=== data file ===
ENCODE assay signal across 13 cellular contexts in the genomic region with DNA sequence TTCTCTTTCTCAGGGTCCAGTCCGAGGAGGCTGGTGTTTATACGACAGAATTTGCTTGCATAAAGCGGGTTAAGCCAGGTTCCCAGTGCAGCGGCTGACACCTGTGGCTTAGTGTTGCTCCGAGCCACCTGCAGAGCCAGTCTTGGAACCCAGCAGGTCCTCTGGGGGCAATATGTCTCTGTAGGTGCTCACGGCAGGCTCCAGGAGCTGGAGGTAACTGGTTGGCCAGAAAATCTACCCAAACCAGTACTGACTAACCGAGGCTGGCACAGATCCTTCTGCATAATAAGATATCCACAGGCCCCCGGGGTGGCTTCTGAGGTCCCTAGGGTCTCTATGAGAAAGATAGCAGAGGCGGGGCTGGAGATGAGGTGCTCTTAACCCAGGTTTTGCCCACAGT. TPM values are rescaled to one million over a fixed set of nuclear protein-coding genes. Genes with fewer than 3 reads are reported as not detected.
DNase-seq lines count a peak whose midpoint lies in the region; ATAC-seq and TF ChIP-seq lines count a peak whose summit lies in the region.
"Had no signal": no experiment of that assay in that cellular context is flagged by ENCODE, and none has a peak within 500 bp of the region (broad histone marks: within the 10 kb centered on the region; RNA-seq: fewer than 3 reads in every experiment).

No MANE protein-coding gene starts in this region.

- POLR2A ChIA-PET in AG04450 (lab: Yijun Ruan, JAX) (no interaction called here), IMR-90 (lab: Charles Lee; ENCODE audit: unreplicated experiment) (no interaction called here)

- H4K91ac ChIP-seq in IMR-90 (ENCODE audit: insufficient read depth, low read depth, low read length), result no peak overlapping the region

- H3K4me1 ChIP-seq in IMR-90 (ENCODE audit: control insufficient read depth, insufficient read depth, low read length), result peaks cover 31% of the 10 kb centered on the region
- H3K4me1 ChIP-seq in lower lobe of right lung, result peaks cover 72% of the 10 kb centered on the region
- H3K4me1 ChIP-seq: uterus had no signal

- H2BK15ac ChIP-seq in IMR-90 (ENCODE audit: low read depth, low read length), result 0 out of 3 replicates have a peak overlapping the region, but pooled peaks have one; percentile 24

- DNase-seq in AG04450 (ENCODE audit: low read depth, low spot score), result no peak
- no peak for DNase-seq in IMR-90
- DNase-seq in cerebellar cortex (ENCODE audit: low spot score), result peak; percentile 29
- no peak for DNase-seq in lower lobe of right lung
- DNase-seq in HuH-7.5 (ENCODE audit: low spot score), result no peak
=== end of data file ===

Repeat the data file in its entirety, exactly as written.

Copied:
ENCODE assay signal across 13 cellular contexts in the genomic region with DNA sequence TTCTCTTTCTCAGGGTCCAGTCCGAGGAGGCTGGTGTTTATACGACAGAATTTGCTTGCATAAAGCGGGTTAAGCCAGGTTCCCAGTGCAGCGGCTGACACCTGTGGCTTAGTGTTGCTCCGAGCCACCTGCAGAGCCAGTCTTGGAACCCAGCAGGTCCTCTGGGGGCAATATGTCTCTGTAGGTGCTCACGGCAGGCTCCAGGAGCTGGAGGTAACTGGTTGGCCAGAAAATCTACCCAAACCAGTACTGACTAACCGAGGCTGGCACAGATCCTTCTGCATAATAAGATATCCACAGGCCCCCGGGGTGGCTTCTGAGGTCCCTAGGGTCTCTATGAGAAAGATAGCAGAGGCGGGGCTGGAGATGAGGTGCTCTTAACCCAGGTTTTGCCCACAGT. TPM values are rescaled to one million over a fixed set of nuclear protein-coding genes. Genes with fewer than 3 reads are reported as not detected.
DNase-seq lines count a peak whose midpoint lies in the region; ATAC-seq and TF ChIP-seq lines count a peak whose summit lies in the region.
"Had no signal": no experiment of that assay in that cellular context is flagged by ENCODE, and none has a peak within 500 bp of the region (broad histone marks: within the 10 kb centered on the region; RNA-seq: fewer than 3 reads in every experiment).

No MANE protein-coding gene starts in this region.

- POLR2A ChIA-PET in AG04450 (lab: Yijun Ruan, JAX) (no interaction called here), IMR-90 (lab: Charles Lee; ENCODE audit: unreplicated experiment) (no interaction called here)

- H4K91ac ChIP-seq in IMR-90 (ENCODE audit: insufficient read depth, low read depth, low read length), result no peak overlapping the region

- H3K4me1 ChIP-seq in IMR-90 (ENCODE audit: control insufficient read depth, insufficient read depth, low read length), result peaks cover 31% of the 10 kb centered on the region
- H3K4me1 ChIP-seq in lower lobe of right lung, result peaks cover 72% of the 10 kb centered on the region
- H3K4me1 ChIP-seq: uterus had no signal

- H2BK15ac ChIP-seq in IMR-90 (ENCODE audit: low read depth, low read length), result 0 out of 3 replicates have a peak overlapping the region, but pooled peaks have one; percentile 24

- DNase-seq in AG04450 (ENCODE audit: low read depth, low spot score), result no peak
- no peak for DNase-seq in IMR-90
- DNase-seq in cerebellar cortex (ENCODE audit: low spot score), result peak; percentile 29
- no peak for DNase-seq in lower lobe of right lung
- DNase-seq in HuH-7.5 (ENCODE audit: low spot score), result no peak